The Minneapolis Police Department has been quietly meeting for months with other local and federal law enforcement agencies to discuss security preparations for Super Bowl LII, which promises to be the biggest test in the history of the department.
With the opening kickoff still nearly three years away, Minneapolis officials have been assessing potential threats to the big game, which is expected to draw tens of thousands of fans to the Twin Cities.
Security has been the subject of a series of private meetings, dating to last winter, with the U.S. Secret Service, FBI and Department of Homeland Security. Another meeting is scheduled for late summer.
Thorny issues including traffic control, intelligence gathering and contingency planning in the event of a terrorist attack, or some other calamity, will have to be sorted out, officials say.
The meetings were designed to bring “together some of the key partners in law enforcement and public safety, because those are the ones you need to get things sectioned out in a number of months or years,” said Minneapolis Assistant Police Chief Matt Clark.
Given the enormity of the task, Clark said the department wanted to reach out early to federal officials to formulate a plan for how best to protect crowds at the $1.07 billion glass-walled stadium being built on the site of the Metrodome.
In doing so, the department also has sent delegations to Glendale, Ariz., which hosted the game in January, and to the 2015 National Basketball Association All-Star Game in New York. Local officials also will dispatch representatives to the 2016 Super Bowl, which will be played at the just-completed Levi’s Stadium in Santa Clara, Calif.
Clark said that security for an event of this magnitude will serve as a major test, even for a metro area that in recent years has hosted the Republican National Convention, baseball’s All-Star Game and other major cultural events.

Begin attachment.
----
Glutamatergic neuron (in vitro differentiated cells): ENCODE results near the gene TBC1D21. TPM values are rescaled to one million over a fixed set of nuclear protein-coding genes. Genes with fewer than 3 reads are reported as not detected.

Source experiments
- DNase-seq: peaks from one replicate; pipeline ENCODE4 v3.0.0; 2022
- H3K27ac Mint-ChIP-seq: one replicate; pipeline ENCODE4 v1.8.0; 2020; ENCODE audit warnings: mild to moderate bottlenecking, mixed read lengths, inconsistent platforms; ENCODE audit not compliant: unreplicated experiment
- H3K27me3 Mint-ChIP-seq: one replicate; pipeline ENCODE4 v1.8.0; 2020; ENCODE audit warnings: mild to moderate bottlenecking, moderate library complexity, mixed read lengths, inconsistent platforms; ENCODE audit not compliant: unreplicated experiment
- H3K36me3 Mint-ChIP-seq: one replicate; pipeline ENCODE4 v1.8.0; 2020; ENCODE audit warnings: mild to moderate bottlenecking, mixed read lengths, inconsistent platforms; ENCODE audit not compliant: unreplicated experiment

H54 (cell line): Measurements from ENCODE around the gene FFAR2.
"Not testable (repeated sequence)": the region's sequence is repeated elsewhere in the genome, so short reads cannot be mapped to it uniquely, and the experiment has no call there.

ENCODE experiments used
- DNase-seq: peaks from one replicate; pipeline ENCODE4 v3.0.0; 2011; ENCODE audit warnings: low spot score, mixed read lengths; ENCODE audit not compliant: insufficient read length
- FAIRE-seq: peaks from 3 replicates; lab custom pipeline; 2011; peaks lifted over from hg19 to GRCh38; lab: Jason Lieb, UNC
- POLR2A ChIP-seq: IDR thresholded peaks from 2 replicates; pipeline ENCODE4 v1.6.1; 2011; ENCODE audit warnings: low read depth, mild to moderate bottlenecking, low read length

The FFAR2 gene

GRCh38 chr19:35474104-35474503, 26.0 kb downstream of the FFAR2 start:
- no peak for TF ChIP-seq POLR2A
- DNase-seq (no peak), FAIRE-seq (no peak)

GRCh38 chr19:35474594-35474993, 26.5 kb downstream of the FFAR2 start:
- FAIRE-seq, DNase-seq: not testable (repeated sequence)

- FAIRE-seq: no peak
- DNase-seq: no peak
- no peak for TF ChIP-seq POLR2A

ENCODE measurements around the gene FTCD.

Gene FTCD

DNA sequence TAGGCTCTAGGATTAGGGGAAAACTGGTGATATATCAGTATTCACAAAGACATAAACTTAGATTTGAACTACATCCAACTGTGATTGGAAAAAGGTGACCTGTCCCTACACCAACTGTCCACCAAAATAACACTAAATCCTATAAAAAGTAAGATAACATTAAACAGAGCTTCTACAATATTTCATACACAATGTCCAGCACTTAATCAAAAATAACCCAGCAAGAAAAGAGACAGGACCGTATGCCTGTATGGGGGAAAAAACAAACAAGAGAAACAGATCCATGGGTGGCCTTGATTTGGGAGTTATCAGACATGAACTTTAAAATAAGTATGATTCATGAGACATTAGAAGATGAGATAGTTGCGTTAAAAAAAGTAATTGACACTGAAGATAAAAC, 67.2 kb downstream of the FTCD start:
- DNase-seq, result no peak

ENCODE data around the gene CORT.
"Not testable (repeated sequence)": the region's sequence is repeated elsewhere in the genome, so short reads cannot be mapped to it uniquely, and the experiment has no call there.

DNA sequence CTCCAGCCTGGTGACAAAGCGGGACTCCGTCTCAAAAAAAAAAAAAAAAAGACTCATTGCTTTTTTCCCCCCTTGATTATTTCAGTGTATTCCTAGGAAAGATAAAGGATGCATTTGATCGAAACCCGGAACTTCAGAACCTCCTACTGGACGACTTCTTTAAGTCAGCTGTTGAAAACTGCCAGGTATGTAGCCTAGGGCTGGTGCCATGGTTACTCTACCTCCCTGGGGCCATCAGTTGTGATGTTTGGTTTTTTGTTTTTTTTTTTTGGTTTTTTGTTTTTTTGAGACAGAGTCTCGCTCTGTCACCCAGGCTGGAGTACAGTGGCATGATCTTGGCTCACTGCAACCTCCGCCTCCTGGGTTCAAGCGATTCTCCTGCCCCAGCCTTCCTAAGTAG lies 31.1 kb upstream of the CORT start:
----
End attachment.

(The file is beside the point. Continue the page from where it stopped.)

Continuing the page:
“Without a doubt, it’s the largest thing we’ve ever done. There’s no question about it, it will tax your resources,” said Clark, who helped supervise security preparations for last year’s All-Star Game at Target Field, which drew more than 700 law enforcement officers to downtown Minneapolis. “Which is why it’s important to get out ahead of it.”
But unlike the All-Star Game, for which the department spent $121,238 in overtime costs, authorities will be spread even thinner to cover Super Bowl week festivities, which will include 50 concerts and other events across the Twin Cities, Clark said. Authorities won’t be able to simply dust off the security plan they used for previous events, he added.
Short of a presidential visit, there is no other event like the Super Bowl, he said.
Much like at the All-Star Game and the 2008 Republican Convention, hundreds of undercover and uniformed officers will likely patrol the downtown area in the days leading up to the game, ready to respond at the first sign of trouble. Video cameras will be deployed throughout the area to allow authorities to keep an eye out for trouble from a mobile command center.
Tom Tucker, director of the National Center of Biomedical Research and Training at Louisiana State University, said it was “unusual for an organization to ask for assistance this far out.”
The center has worked closely with law enforcement agencies across the country, including the Minneapolis Police Department, to certify their officers to respond to biological and chemical attacks.
Since last fall, local officers have enrolled in such courses as Biological Incidents Awareness, Law Enforcement Prevention and Deterrence of Terrorist Acts.
“It’s a Tier 1 event on the federal side, which is about as high as you can get, short of the president coming,” said Indianapolis Deputy Police Chief Mike Bates, who oversaw security at that city’s Super Bowl in 2012.
“The bottom line when you get to game day, it’s just a game,” Bates said, “so I was actually relieved when you got to game day.”